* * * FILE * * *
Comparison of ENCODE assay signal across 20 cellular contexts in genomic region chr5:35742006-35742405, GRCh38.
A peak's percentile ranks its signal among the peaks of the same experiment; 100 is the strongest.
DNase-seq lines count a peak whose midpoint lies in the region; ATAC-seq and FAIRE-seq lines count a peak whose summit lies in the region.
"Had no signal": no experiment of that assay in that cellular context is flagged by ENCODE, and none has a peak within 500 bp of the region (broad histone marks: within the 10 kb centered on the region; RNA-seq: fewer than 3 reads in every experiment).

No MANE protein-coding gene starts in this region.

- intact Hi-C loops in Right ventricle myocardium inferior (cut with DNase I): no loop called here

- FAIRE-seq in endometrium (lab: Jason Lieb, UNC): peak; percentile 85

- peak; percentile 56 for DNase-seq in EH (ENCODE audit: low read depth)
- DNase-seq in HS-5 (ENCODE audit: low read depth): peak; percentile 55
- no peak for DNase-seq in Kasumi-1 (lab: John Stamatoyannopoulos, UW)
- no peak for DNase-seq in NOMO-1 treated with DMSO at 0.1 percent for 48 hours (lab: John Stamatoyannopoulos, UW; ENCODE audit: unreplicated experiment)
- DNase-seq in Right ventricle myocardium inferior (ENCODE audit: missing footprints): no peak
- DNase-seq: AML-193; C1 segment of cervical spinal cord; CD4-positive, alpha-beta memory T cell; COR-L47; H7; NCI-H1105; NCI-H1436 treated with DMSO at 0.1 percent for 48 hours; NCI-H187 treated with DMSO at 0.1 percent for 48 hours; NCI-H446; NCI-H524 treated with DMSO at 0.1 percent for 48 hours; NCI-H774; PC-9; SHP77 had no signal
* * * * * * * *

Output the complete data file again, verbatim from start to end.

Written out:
Comparison of ENCODE assay signal across 20 cellular contexts in genomic region chr5:35742006-35742405, GRCh38.
A peak's percentile ranks its signal among the peaks of the same experiment; 100 is the strongest.
DNase-seq lines count a peak whose midpoint lies in the region; ATAC-seq and FAIRE-seq lines count a peak whose summit lies in the region.
"Had no signal": no experiment of that assay in that cellular context is flagged by ENCODE, and none has a peak within 500 bp of the region (broad histone marks: within the 10 kb centered on the region; RNA-seq: fewer than 3 reads in every experiment).

No MANE protein-coding gene starts in this region.

- intact Hi-C loops in Right ventricle myocardium inferior (cut with DNase I): no loop called here

- FAIRE-seq in endometrium (lab: Jason Lieb, UNC): peak; percentile 85

- peak; percentile 56 for DNase-seq in EH (ENCODE audit: low read depth)
- DNase-seq in HS-5 (ENCODE audit: low read depth): peak; percentile 55
- no peak for DNase-seq in Kasumi-1 (lab: John Stamatoyannopoulos, UW)
- no peak for DNase-seq in NOMO-1 treated with DMSO at 0.1 percent for 48 hours (lab: John Stamatoyannopoulos, UW; ENCODE audit: unreplicated experiment)
- DNase-seq in Right ventricle myocardium inferior (ENCODE audit: missing footprints): no peak
- DNase-seq: AML-193; C1 segment of cervical spinal cord; CD4-positive, alpha-beta memory T cell; COR-L47; H7; NCI-H1105; NCI-H1436 treated with DMSO at 0.1 percent for 48 hours; NCI-H187 treated with DMSO at 0.1 percent for 48 hours; NCI-H446; NCI-H524 treated with DMSO at 0.1 percent for 48 hours; NCI-H774; PC-9; SHP77 had no signal